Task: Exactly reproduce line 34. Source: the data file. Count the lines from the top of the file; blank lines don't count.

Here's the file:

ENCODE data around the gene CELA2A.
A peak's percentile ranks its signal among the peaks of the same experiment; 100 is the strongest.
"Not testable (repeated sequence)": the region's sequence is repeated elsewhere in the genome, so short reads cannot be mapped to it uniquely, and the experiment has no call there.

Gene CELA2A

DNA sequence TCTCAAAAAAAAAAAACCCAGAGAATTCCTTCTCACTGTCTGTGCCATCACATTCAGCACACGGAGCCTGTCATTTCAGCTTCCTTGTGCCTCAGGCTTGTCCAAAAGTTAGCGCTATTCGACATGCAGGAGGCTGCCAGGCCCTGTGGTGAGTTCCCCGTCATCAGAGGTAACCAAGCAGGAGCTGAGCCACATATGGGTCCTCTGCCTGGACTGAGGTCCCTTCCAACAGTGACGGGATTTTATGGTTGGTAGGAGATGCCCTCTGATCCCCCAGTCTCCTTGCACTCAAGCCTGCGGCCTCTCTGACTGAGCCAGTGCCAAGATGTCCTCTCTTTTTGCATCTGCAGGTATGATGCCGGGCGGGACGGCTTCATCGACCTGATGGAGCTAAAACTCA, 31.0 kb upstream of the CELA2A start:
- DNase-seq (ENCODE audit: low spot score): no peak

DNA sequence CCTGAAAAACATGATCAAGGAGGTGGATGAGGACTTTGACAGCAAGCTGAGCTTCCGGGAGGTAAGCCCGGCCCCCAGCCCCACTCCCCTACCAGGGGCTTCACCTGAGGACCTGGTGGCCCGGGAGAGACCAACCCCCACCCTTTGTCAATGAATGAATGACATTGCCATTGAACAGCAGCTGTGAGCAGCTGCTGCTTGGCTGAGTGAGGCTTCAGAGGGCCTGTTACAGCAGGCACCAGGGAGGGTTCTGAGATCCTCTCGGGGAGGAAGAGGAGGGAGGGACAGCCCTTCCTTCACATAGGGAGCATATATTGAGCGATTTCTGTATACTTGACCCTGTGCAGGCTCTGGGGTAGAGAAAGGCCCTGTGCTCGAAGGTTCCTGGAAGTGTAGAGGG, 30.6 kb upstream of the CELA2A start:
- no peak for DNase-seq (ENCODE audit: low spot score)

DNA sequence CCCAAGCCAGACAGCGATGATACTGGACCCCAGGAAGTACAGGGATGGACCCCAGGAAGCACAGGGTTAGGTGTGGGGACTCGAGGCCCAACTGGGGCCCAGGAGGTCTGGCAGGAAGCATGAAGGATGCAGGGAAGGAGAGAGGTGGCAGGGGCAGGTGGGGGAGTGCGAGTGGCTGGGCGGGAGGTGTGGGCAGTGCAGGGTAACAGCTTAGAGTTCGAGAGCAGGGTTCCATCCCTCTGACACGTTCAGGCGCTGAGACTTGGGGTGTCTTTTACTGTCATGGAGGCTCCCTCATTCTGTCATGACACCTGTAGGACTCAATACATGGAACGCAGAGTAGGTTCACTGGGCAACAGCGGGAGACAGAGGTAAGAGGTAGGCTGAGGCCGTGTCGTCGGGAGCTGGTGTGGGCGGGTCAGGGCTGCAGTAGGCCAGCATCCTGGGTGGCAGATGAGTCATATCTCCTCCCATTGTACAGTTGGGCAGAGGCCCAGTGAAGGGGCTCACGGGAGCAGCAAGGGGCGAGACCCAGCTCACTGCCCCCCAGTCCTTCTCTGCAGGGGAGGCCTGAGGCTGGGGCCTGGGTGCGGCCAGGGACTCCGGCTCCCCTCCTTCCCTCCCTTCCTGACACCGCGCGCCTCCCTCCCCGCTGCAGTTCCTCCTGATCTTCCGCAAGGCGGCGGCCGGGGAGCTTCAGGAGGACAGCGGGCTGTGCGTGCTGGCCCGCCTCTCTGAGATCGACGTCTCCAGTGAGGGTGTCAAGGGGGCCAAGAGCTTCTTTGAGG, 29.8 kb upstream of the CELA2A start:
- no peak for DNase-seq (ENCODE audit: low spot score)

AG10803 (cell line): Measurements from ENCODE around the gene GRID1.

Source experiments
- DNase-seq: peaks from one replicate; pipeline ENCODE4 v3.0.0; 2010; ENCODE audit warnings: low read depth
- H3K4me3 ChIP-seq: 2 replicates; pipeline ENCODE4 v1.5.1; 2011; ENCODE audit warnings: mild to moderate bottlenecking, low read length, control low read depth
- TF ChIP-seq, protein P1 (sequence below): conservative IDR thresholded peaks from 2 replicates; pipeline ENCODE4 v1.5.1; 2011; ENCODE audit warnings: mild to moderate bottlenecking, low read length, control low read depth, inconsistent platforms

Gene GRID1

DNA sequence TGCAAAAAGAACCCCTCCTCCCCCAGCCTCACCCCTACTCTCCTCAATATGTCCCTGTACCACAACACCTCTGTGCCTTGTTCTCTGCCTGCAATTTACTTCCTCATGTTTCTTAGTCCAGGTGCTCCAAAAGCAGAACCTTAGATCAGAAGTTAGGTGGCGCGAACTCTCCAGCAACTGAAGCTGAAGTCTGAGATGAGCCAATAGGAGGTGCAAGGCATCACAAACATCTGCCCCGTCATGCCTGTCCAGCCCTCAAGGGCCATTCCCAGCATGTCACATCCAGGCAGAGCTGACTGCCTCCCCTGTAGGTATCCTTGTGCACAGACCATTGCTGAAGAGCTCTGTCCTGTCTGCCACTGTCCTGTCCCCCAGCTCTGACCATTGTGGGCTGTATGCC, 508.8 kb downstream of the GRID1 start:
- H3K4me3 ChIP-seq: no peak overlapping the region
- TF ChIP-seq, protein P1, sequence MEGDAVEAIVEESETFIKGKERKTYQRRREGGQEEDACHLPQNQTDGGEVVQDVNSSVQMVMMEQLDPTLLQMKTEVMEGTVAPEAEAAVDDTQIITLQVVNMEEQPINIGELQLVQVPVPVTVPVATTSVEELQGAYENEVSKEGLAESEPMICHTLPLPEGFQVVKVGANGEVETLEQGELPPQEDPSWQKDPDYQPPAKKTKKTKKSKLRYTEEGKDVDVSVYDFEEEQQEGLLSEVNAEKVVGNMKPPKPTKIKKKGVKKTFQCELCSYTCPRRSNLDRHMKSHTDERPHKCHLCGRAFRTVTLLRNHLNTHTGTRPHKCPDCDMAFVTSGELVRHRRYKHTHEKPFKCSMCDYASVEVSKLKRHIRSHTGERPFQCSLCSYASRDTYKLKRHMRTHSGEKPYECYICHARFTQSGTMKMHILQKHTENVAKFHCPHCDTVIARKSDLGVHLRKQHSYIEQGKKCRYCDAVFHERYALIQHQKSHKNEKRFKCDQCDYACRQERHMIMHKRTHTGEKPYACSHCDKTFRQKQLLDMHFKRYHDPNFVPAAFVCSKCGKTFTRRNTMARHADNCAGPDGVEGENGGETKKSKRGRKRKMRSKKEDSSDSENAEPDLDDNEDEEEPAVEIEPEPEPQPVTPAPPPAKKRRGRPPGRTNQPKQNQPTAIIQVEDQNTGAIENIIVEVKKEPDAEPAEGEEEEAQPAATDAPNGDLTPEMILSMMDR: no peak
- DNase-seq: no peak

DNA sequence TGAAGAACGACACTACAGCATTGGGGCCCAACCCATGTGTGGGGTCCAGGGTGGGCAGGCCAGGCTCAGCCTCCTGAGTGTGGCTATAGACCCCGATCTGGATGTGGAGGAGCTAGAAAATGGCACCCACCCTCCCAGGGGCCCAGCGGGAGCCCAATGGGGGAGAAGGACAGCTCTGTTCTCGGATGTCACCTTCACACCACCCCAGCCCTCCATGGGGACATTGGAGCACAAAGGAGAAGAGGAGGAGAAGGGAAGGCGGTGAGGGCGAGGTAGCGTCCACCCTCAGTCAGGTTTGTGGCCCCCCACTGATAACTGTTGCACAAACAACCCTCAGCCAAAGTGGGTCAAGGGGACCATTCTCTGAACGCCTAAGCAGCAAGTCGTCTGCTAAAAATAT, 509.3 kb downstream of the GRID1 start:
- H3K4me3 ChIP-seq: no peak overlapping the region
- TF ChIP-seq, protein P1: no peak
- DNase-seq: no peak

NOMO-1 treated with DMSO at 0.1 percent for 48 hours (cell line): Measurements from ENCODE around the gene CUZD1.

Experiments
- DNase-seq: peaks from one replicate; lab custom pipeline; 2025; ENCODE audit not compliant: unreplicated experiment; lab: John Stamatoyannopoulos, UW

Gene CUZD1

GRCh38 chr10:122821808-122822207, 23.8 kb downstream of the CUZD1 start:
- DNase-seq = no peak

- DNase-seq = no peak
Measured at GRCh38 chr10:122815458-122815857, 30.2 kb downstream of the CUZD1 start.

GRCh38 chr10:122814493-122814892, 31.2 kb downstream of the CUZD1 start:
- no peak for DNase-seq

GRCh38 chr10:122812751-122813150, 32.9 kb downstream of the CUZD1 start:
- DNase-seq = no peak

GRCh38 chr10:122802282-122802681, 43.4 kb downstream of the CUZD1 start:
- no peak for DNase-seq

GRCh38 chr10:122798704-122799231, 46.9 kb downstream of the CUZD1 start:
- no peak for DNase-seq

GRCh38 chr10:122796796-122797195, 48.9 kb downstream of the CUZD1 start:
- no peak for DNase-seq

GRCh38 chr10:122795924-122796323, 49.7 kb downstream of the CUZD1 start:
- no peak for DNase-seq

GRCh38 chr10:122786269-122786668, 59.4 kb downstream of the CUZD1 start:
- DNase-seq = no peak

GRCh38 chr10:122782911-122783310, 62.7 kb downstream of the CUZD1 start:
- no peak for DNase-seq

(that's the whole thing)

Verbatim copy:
- no peak for DNase-seq